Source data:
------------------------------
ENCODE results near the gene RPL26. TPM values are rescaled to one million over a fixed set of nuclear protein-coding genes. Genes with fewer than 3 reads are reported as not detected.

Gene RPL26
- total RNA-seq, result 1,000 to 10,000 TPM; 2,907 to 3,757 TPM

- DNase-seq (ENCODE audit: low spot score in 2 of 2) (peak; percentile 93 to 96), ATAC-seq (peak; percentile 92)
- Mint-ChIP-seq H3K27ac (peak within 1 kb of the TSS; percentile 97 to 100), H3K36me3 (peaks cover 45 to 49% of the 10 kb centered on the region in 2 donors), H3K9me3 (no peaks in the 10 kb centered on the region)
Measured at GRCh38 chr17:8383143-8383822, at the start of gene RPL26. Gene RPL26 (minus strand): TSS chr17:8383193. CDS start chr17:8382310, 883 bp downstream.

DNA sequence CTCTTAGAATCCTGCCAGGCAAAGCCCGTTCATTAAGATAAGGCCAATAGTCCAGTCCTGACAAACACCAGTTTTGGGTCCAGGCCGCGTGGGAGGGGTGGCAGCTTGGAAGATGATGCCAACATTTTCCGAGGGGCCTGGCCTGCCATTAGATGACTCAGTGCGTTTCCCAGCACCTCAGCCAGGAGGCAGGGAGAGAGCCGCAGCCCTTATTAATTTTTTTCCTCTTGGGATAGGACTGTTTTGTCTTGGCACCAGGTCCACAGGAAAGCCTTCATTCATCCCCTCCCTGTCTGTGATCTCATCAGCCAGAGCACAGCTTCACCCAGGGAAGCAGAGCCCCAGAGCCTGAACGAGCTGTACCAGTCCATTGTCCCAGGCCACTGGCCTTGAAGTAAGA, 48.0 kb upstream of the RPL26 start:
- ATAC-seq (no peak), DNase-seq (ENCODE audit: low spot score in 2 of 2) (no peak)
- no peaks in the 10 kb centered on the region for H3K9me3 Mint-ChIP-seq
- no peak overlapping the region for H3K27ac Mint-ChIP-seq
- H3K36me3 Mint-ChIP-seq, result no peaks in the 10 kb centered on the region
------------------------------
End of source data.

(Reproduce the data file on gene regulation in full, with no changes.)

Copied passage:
ENCODE results near the gene RPL26. TPM values are rescaled to one million over a fixed set of nuclear protein-coding genes. Genes with fewer than 3 reads are reported as not detected.

Gene RPL26
- total RNA-seq, result 1,000 to 10,000 TPM; 2,907 to 3,757 TPM

- DNase-seq (ENCODE audit: low spot score in 2 of 2) (peak; percentile 93 to 96), ATAC-seq (peak; percentile 92)
- Mint-ChIP-seq H3K27ac (peak within 1 kb of the TSS; percentile 97 to 100), H3K36me3 (peaks cover 45 to 49% of the 10 kb centered on the region in 2 donors), H3K9me3 (no peaks in the 10 kb centered on the region)
Measured at GRCh38 chr17:8383143-8383822, at the start of gene RPL26. Gene RPL26 (minus strand): TSS chr17:8383193. CDS start chr17:8382310, 883 bp downstream.

DNA sequence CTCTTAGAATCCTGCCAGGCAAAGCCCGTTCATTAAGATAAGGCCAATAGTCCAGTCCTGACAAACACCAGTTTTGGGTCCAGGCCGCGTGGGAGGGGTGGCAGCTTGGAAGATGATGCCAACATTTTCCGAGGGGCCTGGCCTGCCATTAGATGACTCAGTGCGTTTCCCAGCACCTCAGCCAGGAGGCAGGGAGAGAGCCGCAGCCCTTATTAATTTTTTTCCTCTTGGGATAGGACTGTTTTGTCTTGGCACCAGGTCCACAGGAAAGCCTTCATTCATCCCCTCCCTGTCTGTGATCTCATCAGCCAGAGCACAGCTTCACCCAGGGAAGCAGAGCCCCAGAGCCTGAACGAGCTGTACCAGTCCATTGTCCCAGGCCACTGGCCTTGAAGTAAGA, 48.0 kb upstream of the RPL26 start:
- ATAC-seq (no peak), DNase-seq (ENCODE audit: low spot score in 2 of 2) (no peak)
- no peaks in the 10 kb centered on the region for H3K9me3 Mint-ChIP-seq
- no peak overlapping the region for H3K27ac Mint-ChIP-seq
- H3K36me3 Mint-ChIP-seq, result no peaks in the 10 kb centered on the region